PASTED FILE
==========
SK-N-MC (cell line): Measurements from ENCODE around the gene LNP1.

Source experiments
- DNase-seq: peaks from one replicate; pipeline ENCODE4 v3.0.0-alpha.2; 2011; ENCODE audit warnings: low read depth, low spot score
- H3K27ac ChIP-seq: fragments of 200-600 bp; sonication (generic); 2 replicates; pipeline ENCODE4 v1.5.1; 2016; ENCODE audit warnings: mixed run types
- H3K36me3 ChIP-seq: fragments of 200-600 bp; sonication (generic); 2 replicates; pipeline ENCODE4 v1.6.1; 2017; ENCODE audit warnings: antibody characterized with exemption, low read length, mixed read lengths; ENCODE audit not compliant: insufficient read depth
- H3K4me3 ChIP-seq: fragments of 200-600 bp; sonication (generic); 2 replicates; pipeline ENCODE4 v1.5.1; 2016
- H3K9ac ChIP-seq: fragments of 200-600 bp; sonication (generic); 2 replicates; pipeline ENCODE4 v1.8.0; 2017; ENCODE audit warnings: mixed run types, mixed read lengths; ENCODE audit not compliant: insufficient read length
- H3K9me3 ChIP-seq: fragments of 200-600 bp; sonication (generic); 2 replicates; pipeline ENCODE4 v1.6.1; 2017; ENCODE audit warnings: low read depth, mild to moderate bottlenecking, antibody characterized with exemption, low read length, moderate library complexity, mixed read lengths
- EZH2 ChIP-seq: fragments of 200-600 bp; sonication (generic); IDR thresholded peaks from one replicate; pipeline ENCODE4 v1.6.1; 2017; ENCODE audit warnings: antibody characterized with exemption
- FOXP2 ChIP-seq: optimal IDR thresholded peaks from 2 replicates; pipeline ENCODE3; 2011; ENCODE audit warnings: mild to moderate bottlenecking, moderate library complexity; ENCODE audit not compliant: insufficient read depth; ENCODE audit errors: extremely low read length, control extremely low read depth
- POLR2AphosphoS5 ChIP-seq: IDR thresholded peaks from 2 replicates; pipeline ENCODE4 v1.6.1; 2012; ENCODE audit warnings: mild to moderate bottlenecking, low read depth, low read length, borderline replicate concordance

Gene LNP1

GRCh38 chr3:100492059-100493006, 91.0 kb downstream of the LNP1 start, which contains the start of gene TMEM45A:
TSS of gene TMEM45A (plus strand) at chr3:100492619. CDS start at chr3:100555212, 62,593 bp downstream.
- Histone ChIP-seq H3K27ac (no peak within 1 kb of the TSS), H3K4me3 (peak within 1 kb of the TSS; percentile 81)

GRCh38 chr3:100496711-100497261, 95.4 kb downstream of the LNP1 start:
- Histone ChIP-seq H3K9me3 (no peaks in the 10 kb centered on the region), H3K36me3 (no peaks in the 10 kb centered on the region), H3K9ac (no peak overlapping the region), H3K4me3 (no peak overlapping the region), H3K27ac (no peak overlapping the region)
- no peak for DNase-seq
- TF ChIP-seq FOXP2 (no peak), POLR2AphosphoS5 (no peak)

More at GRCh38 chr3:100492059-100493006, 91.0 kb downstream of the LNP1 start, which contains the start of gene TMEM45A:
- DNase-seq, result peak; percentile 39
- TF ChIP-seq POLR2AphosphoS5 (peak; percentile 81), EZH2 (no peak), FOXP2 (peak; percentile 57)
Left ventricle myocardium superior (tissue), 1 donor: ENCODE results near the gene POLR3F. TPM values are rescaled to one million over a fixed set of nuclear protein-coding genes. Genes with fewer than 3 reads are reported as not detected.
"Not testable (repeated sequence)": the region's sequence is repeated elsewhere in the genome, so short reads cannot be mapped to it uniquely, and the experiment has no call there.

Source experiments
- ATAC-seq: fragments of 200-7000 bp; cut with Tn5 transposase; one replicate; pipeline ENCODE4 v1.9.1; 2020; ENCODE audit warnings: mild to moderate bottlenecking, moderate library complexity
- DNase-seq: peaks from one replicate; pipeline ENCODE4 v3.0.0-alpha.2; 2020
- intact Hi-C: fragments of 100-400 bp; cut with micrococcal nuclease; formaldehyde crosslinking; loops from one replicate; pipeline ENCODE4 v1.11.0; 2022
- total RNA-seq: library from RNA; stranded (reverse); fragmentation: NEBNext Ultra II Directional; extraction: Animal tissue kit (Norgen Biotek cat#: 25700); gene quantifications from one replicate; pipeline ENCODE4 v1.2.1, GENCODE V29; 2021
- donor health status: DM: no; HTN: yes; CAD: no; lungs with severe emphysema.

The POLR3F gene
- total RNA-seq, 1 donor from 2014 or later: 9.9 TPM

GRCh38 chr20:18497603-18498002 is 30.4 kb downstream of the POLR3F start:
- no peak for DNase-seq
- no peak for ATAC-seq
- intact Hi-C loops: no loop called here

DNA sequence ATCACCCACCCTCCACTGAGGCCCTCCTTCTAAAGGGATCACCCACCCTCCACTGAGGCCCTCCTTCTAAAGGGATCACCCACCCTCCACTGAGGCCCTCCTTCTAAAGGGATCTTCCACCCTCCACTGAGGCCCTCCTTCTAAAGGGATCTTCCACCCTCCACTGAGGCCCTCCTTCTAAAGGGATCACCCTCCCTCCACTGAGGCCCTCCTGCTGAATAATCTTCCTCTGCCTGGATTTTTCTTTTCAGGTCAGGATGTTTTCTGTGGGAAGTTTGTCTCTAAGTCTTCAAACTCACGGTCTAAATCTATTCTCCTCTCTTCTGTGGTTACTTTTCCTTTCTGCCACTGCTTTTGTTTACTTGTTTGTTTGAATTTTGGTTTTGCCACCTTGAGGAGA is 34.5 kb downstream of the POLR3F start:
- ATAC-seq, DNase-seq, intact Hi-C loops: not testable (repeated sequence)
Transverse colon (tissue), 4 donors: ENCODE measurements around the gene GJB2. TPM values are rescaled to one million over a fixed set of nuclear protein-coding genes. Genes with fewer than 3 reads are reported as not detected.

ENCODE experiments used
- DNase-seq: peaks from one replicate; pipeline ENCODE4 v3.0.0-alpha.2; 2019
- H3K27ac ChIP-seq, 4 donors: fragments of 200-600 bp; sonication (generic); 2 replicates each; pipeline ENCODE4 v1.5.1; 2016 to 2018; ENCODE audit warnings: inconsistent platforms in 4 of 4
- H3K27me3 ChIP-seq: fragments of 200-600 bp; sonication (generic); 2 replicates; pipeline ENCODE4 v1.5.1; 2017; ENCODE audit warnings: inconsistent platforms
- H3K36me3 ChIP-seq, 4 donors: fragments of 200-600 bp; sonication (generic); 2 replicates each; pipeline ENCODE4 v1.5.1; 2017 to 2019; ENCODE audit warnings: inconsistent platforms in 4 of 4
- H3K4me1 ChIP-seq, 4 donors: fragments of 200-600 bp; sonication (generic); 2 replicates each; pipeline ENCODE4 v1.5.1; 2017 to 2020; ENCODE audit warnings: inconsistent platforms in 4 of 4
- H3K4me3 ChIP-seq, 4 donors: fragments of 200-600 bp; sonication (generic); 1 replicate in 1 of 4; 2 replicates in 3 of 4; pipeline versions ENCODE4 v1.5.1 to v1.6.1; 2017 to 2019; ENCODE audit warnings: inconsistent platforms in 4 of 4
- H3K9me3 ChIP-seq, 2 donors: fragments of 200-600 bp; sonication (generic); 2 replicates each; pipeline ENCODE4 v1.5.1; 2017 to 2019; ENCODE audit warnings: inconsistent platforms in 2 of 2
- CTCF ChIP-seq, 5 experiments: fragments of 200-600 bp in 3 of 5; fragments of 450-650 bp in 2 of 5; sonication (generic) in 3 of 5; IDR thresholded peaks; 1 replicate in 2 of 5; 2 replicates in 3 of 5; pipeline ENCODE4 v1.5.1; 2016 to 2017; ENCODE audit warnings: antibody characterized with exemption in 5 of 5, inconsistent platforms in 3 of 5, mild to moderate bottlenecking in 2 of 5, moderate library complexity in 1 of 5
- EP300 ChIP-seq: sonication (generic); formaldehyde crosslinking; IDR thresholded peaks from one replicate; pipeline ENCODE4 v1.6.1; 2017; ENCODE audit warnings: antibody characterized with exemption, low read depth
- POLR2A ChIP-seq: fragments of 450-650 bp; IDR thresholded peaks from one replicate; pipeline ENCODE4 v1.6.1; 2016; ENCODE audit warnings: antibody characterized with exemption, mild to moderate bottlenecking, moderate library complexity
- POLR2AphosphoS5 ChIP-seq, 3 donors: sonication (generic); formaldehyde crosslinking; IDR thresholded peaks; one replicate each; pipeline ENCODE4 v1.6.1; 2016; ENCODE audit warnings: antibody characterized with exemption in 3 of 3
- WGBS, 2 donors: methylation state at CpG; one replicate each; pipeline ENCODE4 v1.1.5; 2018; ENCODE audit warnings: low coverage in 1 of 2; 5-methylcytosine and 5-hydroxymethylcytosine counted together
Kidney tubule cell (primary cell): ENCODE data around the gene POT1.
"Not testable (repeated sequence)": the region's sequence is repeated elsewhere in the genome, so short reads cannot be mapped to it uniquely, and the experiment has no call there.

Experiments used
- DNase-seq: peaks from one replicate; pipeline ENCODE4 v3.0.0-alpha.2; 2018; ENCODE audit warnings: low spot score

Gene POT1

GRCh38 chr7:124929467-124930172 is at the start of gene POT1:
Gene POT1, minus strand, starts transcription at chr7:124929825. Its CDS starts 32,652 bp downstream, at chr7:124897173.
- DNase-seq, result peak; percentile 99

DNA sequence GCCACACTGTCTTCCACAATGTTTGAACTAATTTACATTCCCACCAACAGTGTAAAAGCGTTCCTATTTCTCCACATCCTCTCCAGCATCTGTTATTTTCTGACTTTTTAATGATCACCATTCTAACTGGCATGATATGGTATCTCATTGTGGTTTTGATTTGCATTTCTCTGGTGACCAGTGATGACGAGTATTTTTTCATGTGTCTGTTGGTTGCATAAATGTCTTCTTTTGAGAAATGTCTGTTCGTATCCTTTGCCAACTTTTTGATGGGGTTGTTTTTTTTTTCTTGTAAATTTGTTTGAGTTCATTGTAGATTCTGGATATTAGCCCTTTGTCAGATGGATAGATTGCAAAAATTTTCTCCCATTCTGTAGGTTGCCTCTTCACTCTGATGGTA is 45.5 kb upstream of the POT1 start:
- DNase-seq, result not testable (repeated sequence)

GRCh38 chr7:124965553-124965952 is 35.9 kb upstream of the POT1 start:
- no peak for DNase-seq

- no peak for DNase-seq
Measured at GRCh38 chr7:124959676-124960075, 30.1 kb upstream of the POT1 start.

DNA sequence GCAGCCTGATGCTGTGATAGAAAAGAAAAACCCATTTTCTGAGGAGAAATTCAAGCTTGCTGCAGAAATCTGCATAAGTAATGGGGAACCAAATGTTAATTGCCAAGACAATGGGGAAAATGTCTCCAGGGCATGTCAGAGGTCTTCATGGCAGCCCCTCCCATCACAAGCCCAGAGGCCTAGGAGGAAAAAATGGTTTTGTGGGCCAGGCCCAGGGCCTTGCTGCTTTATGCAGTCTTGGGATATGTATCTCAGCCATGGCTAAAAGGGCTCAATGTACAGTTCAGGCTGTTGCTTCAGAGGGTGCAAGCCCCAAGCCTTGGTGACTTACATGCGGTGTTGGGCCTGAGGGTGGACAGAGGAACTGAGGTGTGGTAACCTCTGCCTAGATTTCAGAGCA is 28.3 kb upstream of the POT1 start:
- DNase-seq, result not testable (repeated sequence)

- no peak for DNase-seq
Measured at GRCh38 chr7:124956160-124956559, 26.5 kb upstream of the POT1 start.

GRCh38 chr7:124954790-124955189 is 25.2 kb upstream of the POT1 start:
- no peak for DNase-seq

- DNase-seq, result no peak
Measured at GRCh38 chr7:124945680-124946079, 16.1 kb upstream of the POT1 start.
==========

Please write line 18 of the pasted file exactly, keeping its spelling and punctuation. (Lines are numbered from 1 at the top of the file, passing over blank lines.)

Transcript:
- no peak for DNase-seq